Walmart, the biggest employer in the US, is raising its starting wage to $11 an hour and will begin providing 10 weeks of maternity leave.
It’s big news for a company famous for its stingy approach to pay and benefits, and CEO Doug McMillon credited the new tax plan signed into law by president Donald Trump in late December as the impetus. “Tax reform gives us the opportunity to be more competitive globally and to accelerate plans for the US,” he said in a statement today (Jan 11.)
The corporate tax rate will fall from 35% to 21%, and Walmart—which paid about $6 billion in US corporate income tax last year—is sure to benefit. A lower tax bill should also help even the scales in Walmart’s competition with Amazon to be the world’s retailer of choice. Walmart has paid $64 billion in corporate taxes since 2008, compared to Amazon’s paltry $1.5 billion, according to NYU marketing professor Scott Galloway. (Amazon’s tax bill is small because it books little corporate income).
The pay raise will cost Walmart about $300 million annually. A one-time bonus—up to $1,000 per employee, based on experience—will mean another $400 million. Having some additional cash on hand will help pay those expenses, which also include six weeks of paid parental leave for non-birth parents, and $5,000 of financial assistance for adoptions.
Lower taxes may have sped the introduction of higher wages and better benefits, but they are part of a Walmart’s long-term strategy of investing in its US labor force.
Under McMillon, Walmart concluded it needed to make it stores more attractive and efficient to generate the returns that will allow it to compete online. That meant raising wages and improving training, to reduce turnover and boost the caliber of its workforce. In 2015, Walmart announced it was investing $2.7 billion over two years to lift the starting wage to at least $9 an hour, with an additional dollar-an-hour bump after the completion of training. Investors hated the decision, and sent shares plummeting, but the move has paid off in improved sales and earnings and now Walmart’s stock price is at an all-time high.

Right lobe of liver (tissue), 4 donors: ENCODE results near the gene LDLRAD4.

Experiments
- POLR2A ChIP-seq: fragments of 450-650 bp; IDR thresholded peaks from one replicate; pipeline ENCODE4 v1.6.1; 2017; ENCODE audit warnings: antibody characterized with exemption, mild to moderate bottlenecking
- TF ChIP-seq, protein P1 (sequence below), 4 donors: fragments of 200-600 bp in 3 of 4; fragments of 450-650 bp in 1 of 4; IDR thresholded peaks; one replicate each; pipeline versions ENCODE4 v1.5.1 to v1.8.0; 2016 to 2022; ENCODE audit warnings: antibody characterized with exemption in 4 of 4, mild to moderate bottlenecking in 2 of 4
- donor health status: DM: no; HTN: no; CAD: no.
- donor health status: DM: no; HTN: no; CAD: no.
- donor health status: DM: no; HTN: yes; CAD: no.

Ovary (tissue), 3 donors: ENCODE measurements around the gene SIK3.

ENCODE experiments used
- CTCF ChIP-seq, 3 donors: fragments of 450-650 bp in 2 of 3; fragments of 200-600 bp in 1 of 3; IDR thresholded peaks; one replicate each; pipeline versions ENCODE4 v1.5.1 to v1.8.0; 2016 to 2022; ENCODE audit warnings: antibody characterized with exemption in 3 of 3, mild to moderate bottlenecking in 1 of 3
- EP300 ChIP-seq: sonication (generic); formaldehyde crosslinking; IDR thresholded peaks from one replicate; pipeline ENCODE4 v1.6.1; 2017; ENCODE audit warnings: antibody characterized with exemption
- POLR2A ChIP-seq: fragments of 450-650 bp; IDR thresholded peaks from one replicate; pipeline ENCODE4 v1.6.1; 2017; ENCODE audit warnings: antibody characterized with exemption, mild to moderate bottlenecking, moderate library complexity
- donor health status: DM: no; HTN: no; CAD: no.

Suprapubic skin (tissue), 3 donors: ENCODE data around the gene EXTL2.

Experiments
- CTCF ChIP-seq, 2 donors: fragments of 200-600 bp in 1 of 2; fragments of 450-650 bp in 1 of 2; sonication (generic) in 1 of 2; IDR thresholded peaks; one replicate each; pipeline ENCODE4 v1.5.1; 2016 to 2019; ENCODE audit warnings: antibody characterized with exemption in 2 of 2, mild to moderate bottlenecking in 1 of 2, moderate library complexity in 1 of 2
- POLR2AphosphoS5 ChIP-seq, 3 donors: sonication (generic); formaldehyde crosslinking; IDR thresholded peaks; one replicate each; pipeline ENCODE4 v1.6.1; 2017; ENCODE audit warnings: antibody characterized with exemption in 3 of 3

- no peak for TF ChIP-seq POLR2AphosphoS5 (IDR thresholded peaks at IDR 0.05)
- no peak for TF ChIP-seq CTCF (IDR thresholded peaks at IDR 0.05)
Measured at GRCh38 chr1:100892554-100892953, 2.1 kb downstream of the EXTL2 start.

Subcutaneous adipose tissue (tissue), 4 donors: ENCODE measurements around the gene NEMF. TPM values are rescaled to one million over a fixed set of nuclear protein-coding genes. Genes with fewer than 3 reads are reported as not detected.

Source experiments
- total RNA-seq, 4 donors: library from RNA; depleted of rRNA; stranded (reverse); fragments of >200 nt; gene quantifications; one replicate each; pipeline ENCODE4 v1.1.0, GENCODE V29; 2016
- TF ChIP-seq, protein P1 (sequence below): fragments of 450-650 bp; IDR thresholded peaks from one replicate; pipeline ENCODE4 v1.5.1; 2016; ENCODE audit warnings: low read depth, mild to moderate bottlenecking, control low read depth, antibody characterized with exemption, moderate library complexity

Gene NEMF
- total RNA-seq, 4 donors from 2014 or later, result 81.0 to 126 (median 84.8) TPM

Because of Walmart’s dominant size—with 1.5 million workers, one in every 10 US retail employees works for Walmart—its pay increase is putting pressure on competitors to raise their wages. Target, for example, announced in September it was raising its starting minimum to $11 an hour. With the US nearing full employment, retailers may finally be competing for labor through wage increases.
There are other reasons for Walmart’s move. State and local minimum wages are increasing across the country, and will reach $12 an hour in seven states by 2020. Walmart would have to raise wages for many employees whether it wanted to or not.
Walmart is also eager to change the narrative that it’s a company hostile to workers. Its labor practices have effectively banned it from some of the country’s biggest and richest cities, including New York, San Francisco and Seattle, and made it a pariah in progressive business circles. It took decades for Walmart to build that reputation, and it’s only through the steady improvement of its working conditions that it can shed it.